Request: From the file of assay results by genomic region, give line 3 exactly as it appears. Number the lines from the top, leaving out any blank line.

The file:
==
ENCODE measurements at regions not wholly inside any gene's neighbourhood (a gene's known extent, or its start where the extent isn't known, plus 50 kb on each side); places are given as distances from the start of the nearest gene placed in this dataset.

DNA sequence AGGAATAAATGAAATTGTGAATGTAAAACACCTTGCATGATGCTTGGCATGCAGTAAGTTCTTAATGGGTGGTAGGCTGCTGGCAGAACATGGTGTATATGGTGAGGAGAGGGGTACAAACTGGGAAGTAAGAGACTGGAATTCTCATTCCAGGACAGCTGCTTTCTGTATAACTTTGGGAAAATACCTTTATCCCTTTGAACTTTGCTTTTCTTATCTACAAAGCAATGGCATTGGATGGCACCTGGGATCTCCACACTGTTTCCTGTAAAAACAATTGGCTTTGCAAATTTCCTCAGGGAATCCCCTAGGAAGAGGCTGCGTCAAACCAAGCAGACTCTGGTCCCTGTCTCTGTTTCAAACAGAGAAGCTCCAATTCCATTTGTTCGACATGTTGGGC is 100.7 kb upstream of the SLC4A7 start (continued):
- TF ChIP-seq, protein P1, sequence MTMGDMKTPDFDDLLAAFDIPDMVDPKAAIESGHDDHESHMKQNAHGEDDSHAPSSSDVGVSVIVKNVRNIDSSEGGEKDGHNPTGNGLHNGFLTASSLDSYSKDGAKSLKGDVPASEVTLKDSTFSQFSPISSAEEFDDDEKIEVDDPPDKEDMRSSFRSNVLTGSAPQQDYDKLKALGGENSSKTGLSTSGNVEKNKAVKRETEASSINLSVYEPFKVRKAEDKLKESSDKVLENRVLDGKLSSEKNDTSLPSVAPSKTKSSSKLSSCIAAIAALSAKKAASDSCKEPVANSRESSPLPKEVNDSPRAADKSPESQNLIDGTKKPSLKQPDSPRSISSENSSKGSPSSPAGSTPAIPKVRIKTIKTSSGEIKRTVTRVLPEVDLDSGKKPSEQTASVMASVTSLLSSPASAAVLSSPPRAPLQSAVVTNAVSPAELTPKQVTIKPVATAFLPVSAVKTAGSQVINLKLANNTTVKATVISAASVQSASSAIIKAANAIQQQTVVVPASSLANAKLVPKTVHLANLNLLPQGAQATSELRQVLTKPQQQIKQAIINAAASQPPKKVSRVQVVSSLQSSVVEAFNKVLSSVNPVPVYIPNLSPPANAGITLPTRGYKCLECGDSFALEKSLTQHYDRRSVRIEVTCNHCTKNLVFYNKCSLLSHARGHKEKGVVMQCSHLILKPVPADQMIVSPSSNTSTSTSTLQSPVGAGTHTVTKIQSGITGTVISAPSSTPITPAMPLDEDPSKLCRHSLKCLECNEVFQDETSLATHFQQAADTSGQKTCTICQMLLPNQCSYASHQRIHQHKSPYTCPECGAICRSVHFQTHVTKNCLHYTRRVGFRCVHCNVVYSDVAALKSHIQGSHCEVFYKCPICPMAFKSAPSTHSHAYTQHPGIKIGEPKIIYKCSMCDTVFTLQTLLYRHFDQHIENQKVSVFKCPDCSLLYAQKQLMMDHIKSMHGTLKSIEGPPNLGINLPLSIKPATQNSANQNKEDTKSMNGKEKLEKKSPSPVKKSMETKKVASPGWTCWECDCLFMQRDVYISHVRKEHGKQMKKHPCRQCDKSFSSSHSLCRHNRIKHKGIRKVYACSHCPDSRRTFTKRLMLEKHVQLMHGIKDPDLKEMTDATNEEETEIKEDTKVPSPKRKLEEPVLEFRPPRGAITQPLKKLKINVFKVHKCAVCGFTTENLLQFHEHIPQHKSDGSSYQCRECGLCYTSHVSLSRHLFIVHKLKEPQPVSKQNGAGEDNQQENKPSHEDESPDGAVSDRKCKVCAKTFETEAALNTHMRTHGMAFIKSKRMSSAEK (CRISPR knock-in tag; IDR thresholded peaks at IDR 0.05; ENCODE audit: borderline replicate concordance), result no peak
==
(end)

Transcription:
- TF ChIP-seq, protein P1, sequence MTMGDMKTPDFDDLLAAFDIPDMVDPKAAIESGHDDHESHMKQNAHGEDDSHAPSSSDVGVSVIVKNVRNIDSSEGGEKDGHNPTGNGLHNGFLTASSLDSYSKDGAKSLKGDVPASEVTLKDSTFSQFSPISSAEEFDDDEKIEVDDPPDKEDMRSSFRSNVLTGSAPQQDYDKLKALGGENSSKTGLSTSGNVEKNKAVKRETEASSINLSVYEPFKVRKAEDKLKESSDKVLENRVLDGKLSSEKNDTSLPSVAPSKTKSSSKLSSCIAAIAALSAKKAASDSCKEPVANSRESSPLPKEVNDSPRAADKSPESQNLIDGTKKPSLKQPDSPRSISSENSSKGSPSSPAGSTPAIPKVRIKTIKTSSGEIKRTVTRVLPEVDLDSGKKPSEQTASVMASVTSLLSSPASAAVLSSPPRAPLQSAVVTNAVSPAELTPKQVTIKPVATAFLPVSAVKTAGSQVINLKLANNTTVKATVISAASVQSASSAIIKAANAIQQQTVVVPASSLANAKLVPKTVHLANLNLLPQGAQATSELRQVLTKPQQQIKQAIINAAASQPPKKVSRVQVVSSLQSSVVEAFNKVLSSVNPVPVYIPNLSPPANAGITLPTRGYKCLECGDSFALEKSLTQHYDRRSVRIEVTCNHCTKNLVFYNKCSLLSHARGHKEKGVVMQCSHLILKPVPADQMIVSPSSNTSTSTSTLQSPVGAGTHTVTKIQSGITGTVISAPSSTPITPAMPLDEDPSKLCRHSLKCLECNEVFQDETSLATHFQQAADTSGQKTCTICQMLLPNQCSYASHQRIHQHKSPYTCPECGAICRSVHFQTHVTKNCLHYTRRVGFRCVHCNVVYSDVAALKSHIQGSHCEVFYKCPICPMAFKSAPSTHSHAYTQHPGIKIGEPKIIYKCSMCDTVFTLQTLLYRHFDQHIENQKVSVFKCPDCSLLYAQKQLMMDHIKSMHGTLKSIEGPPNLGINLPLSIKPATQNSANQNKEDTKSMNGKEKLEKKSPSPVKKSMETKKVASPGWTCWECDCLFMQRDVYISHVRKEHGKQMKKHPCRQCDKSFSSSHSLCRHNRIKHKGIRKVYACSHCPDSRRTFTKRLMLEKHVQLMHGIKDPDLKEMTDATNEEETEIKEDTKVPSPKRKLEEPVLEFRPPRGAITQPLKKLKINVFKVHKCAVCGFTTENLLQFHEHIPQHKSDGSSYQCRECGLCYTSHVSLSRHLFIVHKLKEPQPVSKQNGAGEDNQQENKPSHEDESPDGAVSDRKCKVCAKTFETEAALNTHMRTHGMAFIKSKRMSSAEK (CRISPR knock-in tag; IDR thresholded peaks at IDR 0.05; ENCODE audit: borderline replicate concordance), result no peak